August 22, 2017

Sketches of Non-Conformists (1)

Mark Minnick

This is Part One Part Two Part Three

August 24 this year marked the three-hundred fortieth anniversary of the infamous 1662 ejection of nonconforming English and Scottish ministers from their pulpits. Some 2,000 English and 300 Scottish ministers, nearly one-quarter of all ordained pastors in those countries, were forcibly put out of their pulpits, homes, and pastoral ministries for nothing more than being unable in good conscience to sign an act of Parliament entitled “The Act of Uniformity.”

The Act of Uniformity required ministers to declare their “unfeigned assent and consent” to the 1662 Prayer Book. But Biblically astute men objected that it contained ceremonies either tainted by Romanism or patently unscriptural. In addition, they balked at the Act’s requirement that many of them be re-ordained.

Living as we do, in a culture of welfare, Medicare, food stamps and food banks, disability insurance, severance pay, retirement packages, and entitlement programs, it’s utterly impossible for us to imagine the appalling destitution into which many of these faithful men plunged when they were summarily ejected from the only livelihood most of them knew. Richard Baxter observed,

Many hundreds of them with their wives and children had neither house nor bread. … Though they were as frugal as possible they could hardly live; some lived on little more than brown bread and water. Many had but eight or ten pounds a year to maintain a family, so that a piece of flesh had not come to the table of one of them in 6 weeks’ time. In many cases their income scarcely provided bread and cheese.

In addition to suffering the desperate poverty, an estimated 15% of these nonconformists were hustled off to jail when they resorted to preaching in private homes or what were termed “conventicles”( unlawful assemblies). Among them were Bartholomew and John Wesley, great grandfather and grandfather of John and Charles on their father’s side, and Samuel Annesley, their mother’s father. Isaac Watts, the future hymnist, noted in his diary at age 9: My father persecuted and imprisoned for nonconformity six months. After that forced to leave his family and live privately in London for two years.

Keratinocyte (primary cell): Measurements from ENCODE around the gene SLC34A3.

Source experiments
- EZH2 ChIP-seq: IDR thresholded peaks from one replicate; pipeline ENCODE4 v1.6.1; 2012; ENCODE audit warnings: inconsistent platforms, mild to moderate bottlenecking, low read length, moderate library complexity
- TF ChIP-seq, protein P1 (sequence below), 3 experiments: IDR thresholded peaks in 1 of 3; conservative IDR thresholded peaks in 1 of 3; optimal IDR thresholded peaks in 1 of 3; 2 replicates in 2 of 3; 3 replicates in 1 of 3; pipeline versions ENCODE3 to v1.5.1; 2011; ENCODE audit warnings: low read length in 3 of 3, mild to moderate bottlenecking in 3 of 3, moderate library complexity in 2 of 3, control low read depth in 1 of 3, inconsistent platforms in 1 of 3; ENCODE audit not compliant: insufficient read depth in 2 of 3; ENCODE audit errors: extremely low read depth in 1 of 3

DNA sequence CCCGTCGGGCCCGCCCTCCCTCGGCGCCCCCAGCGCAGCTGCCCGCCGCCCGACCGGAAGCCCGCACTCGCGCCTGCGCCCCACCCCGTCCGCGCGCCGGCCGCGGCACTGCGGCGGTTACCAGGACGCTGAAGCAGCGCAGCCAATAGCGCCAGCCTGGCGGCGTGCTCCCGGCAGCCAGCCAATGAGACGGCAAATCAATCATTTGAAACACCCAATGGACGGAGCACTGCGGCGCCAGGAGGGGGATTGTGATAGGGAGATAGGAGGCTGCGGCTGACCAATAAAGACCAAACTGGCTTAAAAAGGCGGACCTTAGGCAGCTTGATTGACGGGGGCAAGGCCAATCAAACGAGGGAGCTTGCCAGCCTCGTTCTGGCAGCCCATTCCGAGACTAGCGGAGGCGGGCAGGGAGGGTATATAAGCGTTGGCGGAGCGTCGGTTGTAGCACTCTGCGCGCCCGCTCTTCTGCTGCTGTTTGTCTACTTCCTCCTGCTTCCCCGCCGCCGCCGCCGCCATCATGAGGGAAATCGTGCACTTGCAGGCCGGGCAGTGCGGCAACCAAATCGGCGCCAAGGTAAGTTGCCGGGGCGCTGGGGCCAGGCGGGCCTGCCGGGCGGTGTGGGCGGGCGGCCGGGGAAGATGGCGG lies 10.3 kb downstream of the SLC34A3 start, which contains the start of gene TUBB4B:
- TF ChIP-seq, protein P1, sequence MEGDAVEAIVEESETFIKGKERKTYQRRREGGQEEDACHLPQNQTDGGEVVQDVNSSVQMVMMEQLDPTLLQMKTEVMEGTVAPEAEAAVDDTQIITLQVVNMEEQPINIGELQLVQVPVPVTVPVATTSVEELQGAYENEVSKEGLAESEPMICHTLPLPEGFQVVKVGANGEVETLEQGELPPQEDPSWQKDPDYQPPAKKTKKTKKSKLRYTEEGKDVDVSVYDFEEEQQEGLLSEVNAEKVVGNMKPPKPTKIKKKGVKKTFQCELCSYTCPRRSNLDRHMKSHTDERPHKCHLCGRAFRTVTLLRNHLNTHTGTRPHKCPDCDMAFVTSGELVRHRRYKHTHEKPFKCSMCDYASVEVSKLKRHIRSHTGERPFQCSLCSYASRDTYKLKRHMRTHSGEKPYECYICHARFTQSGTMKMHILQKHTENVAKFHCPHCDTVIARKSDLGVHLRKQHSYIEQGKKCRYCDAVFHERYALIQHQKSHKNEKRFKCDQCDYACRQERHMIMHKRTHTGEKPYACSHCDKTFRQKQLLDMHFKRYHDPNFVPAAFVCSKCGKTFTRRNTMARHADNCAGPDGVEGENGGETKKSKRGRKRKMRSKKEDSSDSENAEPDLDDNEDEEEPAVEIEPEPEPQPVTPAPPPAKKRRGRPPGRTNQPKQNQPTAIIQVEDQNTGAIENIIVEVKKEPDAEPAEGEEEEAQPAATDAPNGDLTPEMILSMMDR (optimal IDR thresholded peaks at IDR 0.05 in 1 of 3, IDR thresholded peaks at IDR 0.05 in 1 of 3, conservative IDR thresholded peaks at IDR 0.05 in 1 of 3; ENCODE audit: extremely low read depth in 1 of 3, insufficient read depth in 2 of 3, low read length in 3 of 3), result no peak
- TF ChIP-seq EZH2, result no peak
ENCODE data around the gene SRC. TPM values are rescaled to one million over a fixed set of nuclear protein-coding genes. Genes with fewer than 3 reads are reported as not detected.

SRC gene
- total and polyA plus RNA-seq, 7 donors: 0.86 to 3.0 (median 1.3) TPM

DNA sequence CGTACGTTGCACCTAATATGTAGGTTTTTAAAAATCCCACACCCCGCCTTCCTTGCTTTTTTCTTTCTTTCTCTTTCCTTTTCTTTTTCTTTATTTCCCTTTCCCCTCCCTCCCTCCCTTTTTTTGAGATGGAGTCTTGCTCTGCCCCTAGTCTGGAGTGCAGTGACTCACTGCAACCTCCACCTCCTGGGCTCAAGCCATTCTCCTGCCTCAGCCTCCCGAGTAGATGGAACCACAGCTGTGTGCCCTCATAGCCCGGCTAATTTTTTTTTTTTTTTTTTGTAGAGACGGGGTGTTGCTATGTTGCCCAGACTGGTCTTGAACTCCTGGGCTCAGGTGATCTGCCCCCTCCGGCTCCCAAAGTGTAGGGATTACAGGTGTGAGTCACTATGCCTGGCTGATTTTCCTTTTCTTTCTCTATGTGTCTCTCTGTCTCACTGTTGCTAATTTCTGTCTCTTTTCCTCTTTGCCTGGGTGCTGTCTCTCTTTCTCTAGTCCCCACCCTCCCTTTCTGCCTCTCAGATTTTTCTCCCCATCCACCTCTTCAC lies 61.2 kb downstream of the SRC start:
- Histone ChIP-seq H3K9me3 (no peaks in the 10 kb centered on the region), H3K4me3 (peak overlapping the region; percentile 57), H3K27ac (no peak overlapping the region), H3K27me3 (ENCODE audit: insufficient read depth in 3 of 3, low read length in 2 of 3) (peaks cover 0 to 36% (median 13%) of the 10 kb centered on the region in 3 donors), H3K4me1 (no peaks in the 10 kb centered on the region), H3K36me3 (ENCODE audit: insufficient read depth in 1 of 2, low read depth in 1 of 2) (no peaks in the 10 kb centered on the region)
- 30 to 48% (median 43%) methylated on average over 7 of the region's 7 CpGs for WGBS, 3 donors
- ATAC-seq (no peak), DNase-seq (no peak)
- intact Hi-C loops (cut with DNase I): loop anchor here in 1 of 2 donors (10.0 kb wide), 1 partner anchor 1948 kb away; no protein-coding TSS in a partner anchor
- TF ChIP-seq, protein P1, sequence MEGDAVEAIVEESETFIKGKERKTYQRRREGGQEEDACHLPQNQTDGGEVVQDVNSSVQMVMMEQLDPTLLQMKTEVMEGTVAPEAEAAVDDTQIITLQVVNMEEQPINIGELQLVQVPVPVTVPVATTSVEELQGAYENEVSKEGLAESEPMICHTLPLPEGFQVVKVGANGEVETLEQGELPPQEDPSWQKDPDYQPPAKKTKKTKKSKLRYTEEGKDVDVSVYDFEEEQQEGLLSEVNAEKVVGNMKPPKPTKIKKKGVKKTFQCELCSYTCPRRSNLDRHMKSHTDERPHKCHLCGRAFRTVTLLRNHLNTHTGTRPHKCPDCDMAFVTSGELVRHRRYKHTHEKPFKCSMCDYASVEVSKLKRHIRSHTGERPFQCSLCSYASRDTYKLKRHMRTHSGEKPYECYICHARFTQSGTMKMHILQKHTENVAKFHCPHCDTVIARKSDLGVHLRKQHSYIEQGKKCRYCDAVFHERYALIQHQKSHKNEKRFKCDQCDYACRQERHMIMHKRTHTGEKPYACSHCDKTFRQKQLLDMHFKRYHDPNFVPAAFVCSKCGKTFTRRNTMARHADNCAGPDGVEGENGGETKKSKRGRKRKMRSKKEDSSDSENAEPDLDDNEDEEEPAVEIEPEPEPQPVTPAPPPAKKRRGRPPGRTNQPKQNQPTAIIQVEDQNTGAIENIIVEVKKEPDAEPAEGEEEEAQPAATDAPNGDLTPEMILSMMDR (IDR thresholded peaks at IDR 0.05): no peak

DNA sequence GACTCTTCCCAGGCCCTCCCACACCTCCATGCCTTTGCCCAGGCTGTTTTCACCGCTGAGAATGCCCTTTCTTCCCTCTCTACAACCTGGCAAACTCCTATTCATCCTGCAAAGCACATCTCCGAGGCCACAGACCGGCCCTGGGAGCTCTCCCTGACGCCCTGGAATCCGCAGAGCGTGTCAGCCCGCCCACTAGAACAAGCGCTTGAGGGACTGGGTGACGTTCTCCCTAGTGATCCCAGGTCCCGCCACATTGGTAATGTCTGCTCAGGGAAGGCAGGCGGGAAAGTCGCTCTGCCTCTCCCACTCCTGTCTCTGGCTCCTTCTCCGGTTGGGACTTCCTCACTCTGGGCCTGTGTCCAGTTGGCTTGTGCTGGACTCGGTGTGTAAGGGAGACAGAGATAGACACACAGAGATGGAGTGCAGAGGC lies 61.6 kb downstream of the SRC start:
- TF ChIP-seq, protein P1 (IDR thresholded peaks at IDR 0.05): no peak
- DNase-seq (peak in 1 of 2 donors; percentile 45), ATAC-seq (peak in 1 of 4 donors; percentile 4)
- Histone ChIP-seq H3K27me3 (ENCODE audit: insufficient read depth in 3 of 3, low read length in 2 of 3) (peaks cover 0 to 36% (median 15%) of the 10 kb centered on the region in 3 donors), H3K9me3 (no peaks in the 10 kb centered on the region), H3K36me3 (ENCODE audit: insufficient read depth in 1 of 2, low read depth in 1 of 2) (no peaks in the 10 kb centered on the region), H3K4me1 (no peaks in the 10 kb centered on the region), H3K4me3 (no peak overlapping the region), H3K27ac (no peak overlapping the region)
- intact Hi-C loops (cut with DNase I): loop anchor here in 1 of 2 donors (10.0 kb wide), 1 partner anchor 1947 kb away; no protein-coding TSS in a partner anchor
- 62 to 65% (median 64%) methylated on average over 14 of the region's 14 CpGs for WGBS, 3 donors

Joseph Alleine, author of the now classic Alarm to the Unconverted, was imprisoned in 1663 for nothing more than singing psalms and preaching to his family. John Flavel’s mother and father were imprisoned in Newgate, the infamous London prison, where both eventually died of the jail’s diseased atmosphere.

Insofar as he was able to obtain them, a later nonconformist named Edmund Calamy compiled and published the subsequent experiences of these forgotten brethren in 1702. Further accounts were added by Samuel Palmer in 1775, and the result was published in two volumes of over 500 finely printed pages each. It’s truly spiritually invigorating reading, especially in our current climate of relentless pressure for political correctness. So in respectful remembrance of these who chose to suffer rather than to conform, and to give heart to any who are alike constrained, here is a sampling of men whose faith was worthy to follow. I’m giving portions of their stories verbatim from Palmer’s 1775 edition, The Nonconformist’s Memorial, with the addition of only occasional editorial notes in brackets. I trust that the Lord will make an edifying use of them now again, three centuries after Calamy first gave them to the public.

Combe Hay, Mr. Thomas Crees. Of St. Alban’s Hall, Oxford, whence, in time of the war, he went to Cambridge. After his ejectment, in 1662, he continued all his life a quiet, patient, silent Nonconformist. He had 13 children, who all lived to be men and women. He had little to live upon, but Providence took care of him and his. He was of a melancholy disposition, but an excellent Christian. He died in his 76th year.